Teaching about the Holocaust in the 21st century

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Aleksandra Wilczura is the Editor in Chief of "Studia Bliskowschodnie-The Middle East Studies" Magazine, an initiative based at the Jagiellonian University in Krakow and dedicated to Middle Eastern Affairs.

I applied for an ROI GO NETWORK! Micro Grant for participation in the 9th International Conference on Holocaust Education, "Through Our Own Lens: Reflecting on the Holocaust from Generation to Generation," at the Institute of Yad Vashem in Jerusalem. I did this for two reasons. First of all, I wanted to meet and network with specialists in Holocaust Studies in order to establish academic and cultural cooperation between our academic institutions.

The second reason for my participation was an opportunity to exchange interesting educational ideas, experiences and new projects. I wanted to learn new educational methods, new approaches to students in different ages and with different cultures and backgrounds who study Holocaust-related topics. I wanted to learn how other teachers educate groups of youngsters without Jewish backgrounds that come from different countries and cultures. I wanted to learn how they transfer important humanistic values and knowledge about the Holocaust to younger generations that have no connection to the Shoah, like in South America or China.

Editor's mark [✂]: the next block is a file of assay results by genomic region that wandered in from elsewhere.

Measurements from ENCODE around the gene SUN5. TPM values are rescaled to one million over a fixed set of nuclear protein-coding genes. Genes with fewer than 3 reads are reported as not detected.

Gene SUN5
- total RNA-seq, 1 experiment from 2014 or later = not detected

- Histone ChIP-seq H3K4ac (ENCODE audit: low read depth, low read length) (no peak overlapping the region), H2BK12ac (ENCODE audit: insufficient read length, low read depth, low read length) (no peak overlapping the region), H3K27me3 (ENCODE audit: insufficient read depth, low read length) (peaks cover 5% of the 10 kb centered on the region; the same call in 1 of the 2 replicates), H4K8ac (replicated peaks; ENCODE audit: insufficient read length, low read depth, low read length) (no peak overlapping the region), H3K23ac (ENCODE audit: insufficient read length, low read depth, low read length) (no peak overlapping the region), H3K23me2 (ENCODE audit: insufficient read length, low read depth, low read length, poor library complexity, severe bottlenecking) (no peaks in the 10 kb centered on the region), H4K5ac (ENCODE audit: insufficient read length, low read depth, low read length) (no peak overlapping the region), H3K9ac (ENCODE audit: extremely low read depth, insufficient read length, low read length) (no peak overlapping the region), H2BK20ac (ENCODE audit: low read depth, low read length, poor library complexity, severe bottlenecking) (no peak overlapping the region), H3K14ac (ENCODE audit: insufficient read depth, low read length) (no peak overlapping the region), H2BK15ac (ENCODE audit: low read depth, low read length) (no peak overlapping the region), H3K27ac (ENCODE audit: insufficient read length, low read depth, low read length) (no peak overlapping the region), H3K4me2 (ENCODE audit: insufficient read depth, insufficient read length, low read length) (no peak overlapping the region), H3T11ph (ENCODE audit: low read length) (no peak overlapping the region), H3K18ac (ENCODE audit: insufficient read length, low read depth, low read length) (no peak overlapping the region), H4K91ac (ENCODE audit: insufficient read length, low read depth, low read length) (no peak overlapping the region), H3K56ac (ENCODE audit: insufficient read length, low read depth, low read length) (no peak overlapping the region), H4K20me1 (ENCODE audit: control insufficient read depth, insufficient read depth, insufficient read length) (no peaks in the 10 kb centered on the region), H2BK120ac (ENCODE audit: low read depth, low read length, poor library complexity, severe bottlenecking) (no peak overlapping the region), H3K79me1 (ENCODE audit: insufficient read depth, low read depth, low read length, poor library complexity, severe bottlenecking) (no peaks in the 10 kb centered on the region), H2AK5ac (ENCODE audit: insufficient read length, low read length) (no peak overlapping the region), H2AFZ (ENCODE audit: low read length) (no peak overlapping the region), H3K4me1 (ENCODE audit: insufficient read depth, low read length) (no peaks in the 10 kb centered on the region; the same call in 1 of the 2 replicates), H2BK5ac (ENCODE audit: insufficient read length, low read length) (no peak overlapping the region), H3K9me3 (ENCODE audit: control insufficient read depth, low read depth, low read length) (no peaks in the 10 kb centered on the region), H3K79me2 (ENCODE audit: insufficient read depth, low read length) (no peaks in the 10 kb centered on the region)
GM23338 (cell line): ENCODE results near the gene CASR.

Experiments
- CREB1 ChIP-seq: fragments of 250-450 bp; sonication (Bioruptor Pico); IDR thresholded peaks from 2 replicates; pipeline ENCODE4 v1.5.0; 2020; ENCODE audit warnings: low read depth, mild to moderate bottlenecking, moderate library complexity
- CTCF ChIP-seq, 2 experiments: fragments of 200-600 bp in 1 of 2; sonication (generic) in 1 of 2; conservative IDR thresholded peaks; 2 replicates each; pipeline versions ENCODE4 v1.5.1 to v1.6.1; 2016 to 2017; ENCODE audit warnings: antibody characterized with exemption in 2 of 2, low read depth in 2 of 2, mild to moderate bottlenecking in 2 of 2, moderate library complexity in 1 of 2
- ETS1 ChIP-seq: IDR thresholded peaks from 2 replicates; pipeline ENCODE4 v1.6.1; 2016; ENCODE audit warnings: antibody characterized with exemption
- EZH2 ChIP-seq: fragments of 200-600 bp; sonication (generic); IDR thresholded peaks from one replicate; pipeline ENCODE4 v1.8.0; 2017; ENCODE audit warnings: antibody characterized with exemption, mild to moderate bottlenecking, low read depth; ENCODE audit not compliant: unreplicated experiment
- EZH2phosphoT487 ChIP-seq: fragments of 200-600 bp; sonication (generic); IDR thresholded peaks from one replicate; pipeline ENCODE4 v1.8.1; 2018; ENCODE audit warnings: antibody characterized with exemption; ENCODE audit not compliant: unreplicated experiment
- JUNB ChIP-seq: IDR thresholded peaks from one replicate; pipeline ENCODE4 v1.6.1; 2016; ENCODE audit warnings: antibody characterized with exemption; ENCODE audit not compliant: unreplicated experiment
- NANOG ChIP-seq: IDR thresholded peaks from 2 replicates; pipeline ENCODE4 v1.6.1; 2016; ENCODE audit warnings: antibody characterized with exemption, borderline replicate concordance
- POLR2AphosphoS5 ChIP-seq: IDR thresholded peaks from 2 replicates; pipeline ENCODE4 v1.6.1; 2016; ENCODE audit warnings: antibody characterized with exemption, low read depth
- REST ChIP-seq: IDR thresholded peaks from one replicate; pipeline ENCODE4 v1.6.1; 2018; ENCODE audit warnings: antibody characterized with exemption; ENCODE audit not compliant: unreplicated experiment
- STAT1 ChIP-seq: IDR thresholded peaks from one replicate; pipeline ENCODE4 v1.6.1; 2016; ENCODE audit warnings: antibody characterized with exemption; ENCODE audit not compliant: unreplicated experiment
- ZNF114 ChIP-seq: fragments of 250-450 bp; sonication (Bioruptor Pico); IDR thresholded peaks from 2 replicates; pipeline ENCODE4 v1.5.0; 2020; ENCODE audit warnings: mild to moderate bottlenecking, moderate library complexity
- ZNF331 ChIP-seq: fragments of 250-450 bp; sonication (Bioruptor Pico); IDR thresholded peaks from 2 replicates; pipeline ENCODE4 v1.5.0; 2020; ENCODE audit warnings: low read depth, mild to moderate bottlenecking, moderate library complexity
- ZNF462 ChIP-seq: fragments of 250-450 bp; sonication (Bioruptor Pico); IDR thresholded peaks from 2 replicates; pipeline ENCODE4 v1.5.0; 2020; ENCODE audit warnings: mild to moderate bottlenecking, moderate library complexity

During the conference in Yad Vashem, I had a fantastic opportunity to meet great scholars and writers. I met there many interesting people - academics, teachers, formal and informal educators, writers and cultural animators from around the world. I will cooperate with some of them soon, especially with our neighbors from Heinrich Boll Stiftung Sachsen in Germany and the Czech Republic. I can’t wait for our educational project. Thanks to this conference, I also learned a lot - for instance, that specialists in Holocaust Studies are trying to reformulate the definition of the Holocaust and extend it in order to consider the Shoah in the context of genocide studies.

I also established cooperation with the Holocaust Education Resource Center at the College of Saint Elisabeth in the USA, and I have already assisted one of the groups of American scholars during their visit in Krakow in August.

During the conference we had two bomb alarms, so we had to go to shelters and stay there for a while. It was a very difficult time to study, listen to lectures and actively participate in discussions and workshops. It was also extremely stressful for all of the participants because of the cancelation of all flights. We had to stay in Jerusalem far from the Old City and Arab districts. It was a difficult time for all of us, for participants and organizers, for Israel and its citizens. But I was also happy and proud to see Israelis and their unity in such a difficult time. This conference experience gave me the strong feeling and convinced me that despite all difficulties, "Am Israel chai."

Thanks to the ROI Micro Grant and the Charles and Lynn Schusterman Family Foundation, I had a great opportunity to develop my skills and network with other scholars. Without your support it would not be possible. Thank you for that.